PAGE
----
250233 Relative importance of caregiver status in predicting poor health among older adults in Los Angeles County

Wednesday, November 2, 2011: 9:42 AM

Carolyn A. Mendez-Luck, PhD, MPH , School of Public Health; Center for Health Improvement in Minority Elders/Resource Centers for Minority Aging Research, UCLA, Los Angeles, CA
Jihey Lee, MS , Department of Biostatistics, UCLA School of Public Health, Los Angeles, CA
Amy Lightstone, MPH , Office of Health Assessment and Epidemiology, Los Angeles County Department of Public Health, Los Angeles, CA
Tony Kuo, MD, MSHS , County of Los Angeles, Department of Public Health, Office of Senior Health, Los Angeles, CA
Data on the prevalence and impact of caregiving on health could inform local program planning and policymaking, but most research has sampled caregivers only at state and national levels. To address this gap, the Los Angeles County Department of Public Health developed a caregiving module for the 2007 Los Angeles County Health Survey (2007 LACHS). This study compared health risk behaviors, health care access, and chronic health conditions by caregiver status among older adults (age > 65 years) in Los Angeles County. The study also examined if caregiver status was an independent risk factor for poor health in these adults. Multiple regression analyses were conducted to assess self-reported health status, disability, number of activity limitation days, and number of chronic conditions using data from the 2007 LACHS. Almost 15% of county residents > 65 years reported being a caregiver to another adult. Caregiver status was not associated with poor health status among older adults in this sample. Instead, adults with higher BMI's, no or minimal physical activity, low income, living in an unsafe neighborhood, and having a barrier to care had increased odds of reporting a poor health outcome. Findings suggest that environmental and social determinants of health are significant predictors of health among older adults in Los Angeles County, rather than caregiver status alone. Research needs to explore the effects of the social and neighborhood environment on older adults' health as they age in place, and communities need to identify strategies that promote healthy aging for all older adults.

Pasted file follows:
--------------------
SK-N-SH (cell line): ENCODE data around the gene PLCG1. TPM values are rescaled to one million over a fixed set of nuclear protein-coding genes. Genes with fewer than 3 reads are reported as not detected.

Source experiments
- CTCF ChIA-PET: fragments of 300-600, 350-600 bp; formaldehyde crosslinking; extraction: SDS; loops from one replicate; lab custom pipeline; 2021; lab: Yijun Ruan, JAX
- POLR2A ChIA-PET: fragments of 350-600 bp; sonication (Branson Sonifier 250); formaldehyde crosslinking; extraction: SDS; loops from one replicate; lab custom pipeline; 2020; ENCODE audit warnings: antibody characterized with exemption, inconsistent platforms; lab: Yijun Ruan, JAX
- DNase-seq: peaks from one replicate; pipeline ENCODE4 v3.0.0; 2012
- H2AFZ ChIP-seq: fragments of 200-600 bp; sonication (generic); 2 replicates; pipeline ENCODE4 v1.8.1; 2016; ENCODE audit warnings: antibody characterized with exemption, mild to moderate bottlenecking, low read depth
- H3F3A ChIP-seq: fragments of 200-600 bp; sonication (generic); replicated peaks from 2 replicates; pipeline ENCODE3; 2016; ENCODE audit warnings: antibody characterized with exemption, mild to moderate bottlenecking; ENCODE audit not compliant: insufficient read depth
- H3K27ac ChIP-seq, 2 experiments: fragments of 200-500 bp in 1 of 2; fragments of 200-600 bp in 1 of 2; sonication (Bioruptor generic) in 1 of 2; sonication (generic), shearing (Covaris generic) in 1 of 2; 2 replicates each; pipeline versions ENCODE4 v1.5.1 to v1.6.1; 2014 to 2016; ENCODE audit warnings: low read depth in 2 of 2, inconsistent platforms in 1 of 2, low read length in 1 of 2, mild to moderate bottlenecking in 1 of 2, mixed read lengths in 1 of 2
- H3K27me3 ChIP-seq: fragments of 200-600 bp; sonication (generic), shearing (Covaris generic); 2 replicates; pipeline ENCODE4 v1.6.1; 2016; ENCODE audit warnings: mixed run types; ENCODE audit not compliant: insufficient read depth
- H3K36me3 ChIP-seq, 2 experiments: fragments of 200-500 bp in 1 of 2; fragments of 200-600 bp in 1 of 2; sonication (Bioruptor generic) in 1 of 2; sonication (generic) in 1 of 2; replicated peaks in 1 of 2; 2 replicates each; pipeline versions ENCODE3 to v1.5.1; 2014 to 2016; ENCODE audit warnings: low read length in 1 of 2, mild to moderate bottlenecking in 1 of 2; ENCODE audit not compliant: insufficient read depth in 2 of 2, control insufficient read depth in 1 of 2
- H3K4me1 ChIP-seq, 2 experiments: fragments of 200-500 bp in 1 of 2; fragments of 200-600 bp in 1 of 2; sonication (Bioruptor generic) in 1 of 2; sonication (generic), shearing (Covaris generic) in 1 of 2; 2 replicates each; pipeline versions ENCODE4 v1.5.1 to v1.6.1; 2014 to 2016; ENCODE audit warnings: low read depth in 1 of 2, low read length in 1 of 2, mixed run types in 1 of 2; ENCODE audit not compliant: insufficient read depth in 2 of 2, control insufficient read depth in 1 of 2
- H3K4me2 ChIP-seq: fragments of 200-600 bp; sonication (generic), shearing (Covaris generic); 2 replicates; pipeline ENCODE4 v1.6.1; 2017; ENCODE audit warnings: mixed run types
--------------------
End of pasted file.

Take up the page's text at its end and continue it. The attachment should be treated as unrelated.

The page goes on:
Learning Areas:
Public health or related research

Learning Objectives:
At the conclusion of this presentation, participants will be able to 1) identify at least one risk factor for poor health among older adults age 65 years or older; and 2) describe one or more characteristics of the 2007 Los Angeles County Health Survey.

Keywords: Health, Elderly

Presenting author's disclosure statement:

Qualified on the content I am responsible for because: I conceived the study and supervised the analyses
Any relevant financial relationships? No

I agree to comply with the American Public Health Association Conflict of Interest and Commercial Support Guidelines, and to disclose to the participants any off-label or experimental uses of a commercial product or service discussed in my presentation.